Coins of Julia Domna

Roman Empress (AD 193-217)

Julia Domna was born in AD 170 to an extremely wealthy Syrian family whose ancestors were priests of Baal. Her family had been awarded Roman citizenship and elevated to the senatorial level. Julia married the future emperor Septimius Severus in 180. She bore him two children, Caracalla and Geta.

Julia and Severus were devoted to each other and shared many intellectual pursuits. Julia is said to have been a patron of scholars such as the renowned physician Galen. She also accompanied her husband on his military campaigns after his accession to the throne; for this, she gained the title mater castrorum (“mother of the camp”).

However, Julia was not universally liked. She was a powerful and political woman, and this garnered her much enmity. Despite her enemies, she functioned as the Empire’s administrator while Severus focused on his many wars. After Severus’ death in AD 211, she attempted to broker peace between their sons, who preferred sole rule instead of the co-emperorship their parents had envisioned. Caracalla had Geta murdered in 212. Despite the obvious strain this put on their relationship, Julia accompanied her remaining son on his campaigns, as she had done for his father. After Caracalla’s assassination in 217, she committed suicide.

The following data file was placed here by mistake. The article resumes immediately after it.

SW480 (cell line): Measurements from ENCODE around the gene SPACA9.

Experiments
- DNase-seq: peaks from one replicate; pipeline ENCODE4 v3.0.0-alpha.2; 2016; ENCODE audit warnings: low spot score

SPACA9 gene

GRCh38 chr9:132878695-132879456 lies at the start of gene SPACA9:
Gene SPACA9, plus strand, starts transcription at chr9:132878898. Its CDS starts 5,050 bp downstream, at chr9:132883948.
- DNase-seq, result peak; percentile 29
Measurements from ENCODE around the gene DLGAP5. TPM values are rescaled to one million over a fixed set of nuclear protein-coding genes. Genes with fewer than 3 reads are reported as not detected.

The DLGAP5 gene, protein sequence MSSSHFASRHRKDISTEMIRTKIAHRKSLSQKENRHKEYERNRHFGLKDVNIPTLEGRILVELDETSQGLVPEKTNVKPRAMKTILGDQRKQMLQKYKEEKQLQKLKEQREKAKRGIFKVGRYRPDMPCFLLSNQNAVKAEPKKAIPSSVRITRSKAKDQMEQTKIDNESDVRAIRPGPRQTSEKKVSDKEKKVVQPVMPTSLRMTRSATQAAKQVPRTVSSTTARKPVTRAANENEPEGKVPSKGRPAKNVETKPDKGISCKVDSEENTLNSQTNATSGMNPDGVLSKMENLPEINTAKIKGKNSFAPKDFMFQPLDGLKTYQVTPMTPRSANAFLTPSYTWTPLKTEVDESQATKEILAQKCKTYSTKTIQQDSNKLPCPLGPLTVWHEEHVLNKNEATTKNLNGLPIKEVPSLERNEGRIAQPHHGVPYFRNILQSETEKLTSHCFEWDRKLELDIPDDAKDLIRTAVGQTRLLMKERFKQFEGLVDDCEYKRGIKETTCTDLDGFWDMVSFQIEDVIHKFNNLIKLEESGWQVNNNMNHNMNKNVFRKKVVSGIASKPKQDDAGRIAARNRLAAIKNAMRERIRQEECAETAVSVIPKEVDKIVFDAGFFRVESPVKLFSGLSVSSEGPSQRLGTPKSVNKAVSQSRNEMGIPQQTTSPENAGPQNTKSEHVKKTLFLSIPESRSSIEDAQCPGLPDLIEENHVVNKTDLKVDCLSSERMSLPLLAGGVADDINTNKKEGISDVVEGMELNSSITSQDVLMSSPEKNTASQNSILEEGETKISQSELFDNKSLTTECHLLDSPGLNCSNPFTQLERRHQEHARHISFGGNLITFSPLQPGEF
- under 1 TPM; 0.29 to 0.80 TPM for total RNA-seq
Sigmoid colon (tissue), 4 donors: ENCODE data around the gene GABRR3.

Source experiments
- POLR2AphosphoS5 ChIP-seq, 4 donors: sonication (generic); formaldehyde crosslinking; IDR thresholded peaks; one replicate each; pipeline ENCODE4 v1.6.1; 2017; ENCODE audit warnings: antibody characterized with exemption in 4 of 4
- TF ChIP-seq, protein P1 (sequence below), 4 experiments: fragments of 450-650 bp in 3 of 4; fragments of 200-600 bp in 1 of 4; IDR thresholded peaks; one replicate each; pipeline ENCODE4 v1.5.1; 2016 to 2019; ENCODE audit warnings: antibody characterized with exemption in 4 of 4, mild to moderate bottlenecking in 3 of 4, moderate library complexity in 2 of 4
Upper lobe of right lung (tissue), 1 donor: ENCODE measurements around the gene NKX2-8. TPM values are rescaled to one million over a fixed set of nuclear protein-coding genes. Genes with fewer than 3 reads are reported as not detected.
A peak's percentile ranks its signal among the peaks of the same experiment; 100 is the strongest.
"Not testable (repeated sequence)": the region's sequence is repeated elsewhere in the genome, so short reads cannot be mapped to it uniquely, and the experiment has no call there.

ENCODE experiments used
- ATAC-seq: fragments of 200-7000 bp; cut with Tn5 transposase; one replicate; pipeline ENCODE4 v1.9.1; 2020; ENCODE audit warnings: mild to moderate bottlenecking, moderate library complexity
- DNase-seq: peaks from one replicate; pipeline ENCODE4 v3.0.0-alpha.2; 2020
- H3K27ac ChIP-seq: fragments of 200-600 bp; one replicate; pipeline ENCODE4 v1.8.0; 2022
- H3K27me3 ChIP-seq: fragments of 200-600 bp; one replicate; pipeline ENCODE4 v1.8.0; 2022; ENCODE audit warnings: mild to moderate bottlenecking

AR Denarius, Rome
AD 196-202 or later

Bust of Julia Domna, draped, head bare, facing r. Hair waved vertically and fastened into large bun on back of head. IVLIA AVGVSTA

Isis wearing polos on head, draped, standing front, head r., left knee on prow of ship. With r. hand baring breast and holding infant Horus on l. arm. Rudder to l. SAECVLI FELICITAS